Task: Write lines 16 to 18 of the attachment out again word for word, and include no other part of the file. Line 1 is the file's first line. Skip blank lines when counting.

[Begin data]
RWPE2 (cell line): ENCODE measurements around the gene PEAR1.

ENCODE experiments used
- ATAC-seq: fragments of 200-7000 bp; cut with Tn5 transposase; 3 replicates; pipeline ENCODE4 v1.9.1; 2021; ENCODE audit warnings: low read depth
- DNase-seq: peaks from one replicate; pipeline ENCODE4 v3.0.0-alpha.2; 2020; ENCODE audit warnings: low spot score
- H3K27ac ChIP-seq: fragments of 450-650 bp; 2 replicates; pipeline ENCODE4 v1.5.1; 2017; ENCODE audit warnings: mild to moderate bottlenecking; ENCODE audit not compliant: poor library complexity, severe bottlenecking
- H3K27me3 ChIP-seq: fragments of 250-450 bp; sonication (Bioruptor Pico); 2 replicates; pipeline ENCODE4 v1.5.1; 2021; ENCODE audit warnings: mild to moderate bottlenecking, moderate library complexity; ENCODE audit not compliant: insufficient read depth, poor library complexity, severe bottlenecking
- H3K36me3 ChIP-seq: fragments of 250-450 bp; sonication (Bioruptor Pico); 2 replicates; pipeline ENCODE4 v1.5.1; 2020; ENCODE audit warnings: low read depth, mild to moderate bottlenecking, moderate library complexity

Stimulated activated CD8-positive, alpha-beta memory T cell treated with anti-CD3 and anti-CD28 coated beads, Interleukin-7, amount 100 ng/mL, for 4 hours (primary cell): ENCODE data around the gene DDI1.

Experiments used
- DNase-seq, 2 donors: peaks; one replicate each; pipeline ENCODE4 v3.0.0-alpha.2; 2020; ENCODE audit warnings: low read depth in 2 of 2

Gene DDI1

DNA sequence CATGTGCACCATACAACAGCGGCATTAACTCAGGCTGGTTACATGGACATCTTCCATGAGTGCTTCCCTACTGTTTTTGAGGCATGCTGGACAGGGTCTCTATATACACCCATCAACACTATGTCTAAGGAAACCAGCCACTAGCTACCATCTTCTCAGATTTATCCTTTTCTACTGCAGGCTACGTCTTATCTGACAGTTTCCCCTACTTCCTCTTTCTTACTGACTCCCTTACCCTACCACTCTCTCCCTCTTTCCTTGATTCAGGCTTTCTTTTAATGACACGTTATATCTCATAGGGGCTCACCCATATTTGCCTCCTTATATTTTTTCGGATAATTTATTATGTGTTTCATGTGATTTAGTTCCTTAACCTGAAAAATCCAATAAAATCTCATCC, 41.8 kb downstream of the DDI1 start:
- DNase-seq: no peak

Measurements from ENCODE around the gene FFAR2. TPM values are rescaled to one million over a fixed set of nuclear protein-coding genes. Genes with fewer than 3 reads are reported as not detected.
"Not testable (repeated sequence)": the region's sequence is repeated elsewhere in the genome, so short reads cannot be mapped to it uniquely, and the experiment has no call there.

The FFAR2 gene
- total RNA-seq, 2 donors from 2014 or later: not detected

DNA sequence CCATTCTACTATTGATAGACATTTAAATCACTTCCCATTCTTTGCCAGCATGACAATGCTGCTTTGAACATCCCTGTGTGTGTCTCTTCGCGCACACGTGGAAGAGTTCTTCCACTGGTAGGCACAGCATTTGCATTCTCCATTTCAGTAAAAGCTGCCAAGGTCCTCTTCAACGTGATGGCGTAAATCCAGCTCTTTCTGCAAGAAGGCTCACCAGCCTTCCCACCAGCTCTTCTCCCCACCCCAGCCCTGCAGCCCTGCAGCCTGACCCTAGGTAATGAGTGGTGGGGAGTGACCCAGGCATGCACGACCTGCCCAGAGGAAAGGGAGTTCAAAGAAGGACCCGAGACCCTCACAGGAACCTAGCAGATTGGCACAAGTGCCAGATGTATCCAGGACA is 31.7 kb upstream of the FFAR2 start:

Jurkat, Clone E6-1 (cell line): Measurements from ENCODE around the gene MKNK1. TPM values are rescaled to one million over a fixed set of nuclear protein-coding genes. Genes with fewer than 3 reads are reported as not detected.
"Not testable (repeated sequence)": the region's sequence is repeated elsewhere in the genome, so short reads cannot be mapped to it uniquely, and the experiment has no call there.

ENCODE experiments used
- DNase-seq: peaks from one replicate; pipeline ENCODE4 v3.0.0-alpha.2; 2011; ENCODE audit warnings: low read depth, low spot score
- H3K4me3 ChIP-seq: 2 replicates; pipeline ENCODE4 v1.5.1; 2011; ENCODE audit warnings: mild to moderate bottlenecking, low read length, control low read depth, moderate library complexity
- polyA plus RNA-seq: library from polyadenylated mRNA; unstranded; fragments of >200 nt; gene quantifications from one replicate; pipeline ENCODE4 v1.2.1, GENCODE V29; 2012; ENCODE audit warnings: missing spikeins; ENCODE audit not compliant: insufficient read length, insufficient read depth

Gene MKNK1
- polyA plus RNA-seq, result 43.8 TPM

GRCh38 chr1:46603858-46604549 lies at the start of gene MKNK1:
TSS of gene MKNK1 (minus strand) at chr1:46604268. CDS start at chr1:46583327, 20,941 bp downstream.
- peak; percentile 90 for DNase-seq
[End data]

The FFAR2 gene
- total RNA-seq, 2 donors from 2014 or later: not detected

DNA sequence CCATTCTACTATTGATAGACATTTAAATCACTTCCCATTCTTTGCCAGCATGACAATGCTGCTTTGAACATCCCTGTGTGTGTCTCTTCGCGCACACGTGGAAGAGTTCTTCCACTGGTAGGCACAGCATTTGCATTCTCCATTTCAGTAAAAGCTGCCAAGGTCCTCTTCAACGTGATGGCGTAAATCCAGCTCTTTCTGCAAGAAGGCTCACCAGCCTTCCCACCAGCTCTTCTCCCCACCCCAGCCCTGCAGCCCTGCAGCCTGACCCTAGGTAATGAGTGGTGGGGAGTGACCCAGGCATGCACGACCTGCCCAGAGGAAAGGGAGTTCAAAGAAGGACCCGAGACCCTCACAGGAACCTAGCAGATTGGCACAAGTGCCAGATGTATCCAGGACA is 31.7 kb upstream of the FFAR2 start: